Homai Vyarawalla: Google Doodle celebrates India’s first woman photojournalist

Homai Vyarawalla clicked some memorable pictures between 1938 and 1970. The pictures of first tricolour-hoisting after Independence, the death of Mahatma Gandhi, the then Prime Minister Jawaharlal Nehru releasing a pigeon and others have become part of national archives.

Must Read

Sumit Deb begins new journey as CMD of NMDC

Senior leader Sumit Deb has assumed charge as Chairman-cum-Managing Director of NMDC Limited. He succeeds N. Baijendra Kumar.

Spearheading transformation towards sustainable future in times of Covid-19

Bringing the governments, businesses, academia, and communities together to spearhead the transformational and systematic effort towards a sustainable future is needed

Tata Communications gets local telecom license in Saudi Arabia

Under Type B telecom license, will be able to provide Internet Service Provider and related telecom services to enterprises in a defined capacity, along with local currency billing for end-customers

Today’s Google Doodle celebrates India’s first woman . Vyarawalla clicked some memorable pictures between 1938 and 1970. The pictures of first tricolour-hoisting after Independence, the death of Mahatma Gandhi, the then Prime Minister Jawaharlal Nehru releasing a pigeon and others have become part of national archives.

Born on December 13, 1913 in a middle-class Parsi family in Navsari, Vyarawalla began her photography career in 1938. Her father was an actor with a Parsi-Urdu theatre. She did a diploma in Arts from J J School of Arts, Mumbai, and learnt photography from Maneckshaw Vyarawalla whom she married in 1941. They later shifted to Delhi.

At the onset of the World War II, she started working on assignments for the Bombay-based The Illustrated Weekly of India magazine which published many of her black and white images that later became iconic. After moving to Delhi in 1942 to join the British Information Services, where she photographed many political and national leaders in the period leading upto independence, including Mohandas Gandhi, Jawaharlal Nehru, Muhammad Ali Jinnah, Indira Gandhi and the Nehru-Gandhi family while working as a press photographer.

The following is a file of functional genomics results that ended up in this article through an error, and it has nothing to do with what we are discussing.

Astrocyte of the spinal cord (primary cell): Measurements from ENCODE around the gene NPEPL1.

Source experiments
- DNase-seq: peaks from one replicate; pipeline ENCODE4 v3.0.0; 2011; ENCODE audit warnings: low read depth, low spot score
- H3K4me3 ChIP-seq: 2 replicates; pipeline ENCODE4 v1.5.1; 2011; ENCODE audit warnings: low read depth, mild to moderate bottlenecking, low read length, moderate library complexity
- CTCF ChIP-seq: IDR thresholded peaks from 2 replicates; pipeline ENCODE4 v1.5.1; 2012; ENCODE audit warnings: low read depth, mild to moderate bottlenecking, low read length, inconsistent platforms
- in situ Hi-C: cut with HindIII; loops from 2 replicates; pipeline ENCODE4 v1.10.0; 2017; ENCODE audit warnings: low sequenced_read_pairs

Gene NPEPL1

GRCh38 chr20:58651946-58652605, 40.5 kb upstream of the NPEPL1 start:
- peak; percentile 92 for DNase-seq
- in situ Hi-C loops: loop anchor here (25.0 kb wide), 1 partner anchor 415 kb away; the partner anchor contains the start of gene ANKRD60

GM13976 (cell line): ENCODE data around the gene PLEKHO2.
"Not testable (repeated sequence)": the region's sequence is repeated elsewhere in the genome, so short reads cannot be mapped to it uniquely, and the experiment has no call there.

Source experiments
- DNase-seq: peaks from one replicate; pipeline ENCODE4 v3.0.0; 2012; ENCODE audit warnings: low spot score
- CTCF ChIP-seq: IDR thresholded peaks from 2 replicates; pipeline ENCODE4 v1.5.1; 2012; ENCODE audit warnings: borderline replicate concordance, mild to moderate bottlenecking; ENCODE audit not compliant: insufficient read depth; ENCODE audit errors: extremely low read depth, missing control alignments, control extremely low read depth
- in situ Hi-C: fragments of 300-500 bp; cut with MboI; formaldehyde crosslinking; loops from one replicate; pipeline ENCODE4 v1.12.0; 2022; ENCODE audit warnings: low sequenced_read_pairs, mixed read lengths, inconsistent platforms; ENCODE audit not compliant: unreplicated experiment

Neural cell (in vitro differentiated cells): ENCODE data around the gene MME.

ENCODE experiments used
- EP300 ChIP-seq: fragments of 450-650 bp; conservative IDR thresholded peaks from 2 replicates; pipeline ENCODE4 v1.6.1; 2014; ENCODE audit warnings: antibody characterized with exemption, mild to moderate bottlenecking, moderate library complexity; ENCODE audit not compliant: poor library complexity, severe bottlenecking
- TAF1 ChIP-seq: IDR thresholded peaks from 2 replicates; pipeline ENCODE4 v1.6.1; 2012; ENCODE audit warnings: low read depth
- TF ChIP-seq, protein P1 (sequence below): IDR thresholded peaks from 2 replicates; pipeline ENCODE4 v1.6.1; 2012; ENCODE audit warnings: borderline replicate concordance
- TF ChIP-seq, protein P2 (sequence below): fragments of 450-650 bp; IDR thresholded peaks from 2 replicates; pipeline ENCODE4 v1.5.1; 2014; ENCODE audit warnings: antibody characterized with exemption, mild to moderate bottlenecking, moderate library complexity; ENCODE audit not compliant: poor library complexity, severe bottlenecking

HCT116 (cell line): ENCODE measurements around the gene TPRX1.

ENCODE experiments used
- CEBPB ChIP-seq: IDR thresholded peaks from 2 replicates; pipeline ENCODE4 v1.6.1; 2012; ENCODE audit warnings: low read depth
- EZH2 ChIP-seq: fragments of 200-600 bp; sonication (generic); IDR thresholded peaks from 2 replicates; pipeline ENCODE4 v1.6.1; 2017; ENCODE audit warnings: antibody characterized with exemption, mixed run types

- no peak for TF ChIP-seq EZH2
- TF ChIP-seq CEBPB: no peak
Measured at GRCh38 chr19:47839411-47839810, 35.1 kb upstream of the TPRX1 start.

Most of her photographs were published under the pseudonym “Dalda 13″. The reasons behind her choice of this name were that her birth year was 1913, she met her husband at the age of 13 and her first car’s number plate read “DLD 13″.

A year after her husband passed away in 1969, Vyarawalla quit photography. In 1973, she moved to Vadodara where she lived alone till her last day. Her only child, Farouq, had died of cancer in 1982 and since then she had been living alone.

Vyarawalla gave her collection of photographs to the Delhi-based Alkazi Foundation for the Arts. In 2010, the National Gallery of Modern Art, Mumbai (NGMA) in collaboration with the Alkazi Foundation for the Arts presented a retrospective of her work.

She was awarded Padma Vibhushan, India’s second highest civillian award. She was also conferred with Lifetime Achievement Award by the Information and Broadcasting Ministry in 2010.

Subscribe to receive the day's headlines from Tech Observer straight in your inbox

Leave a Reply

*The moderation of comments is automated and not cleared manually by techobserver.in. Embedding of any link and use of abusive or unparliamentary language are prohibited.
- Advertisement -

Latest in TECH

Tata Communications gets local telecom license in Saudi Arabia

Under Type B telecom license, Tata Communications will be able to provide Internet Service Provider and related telecom services to enterprises in a defined capacity, along with local currency billing for end-customers
- Advertisement -SAP Hana

Related Articles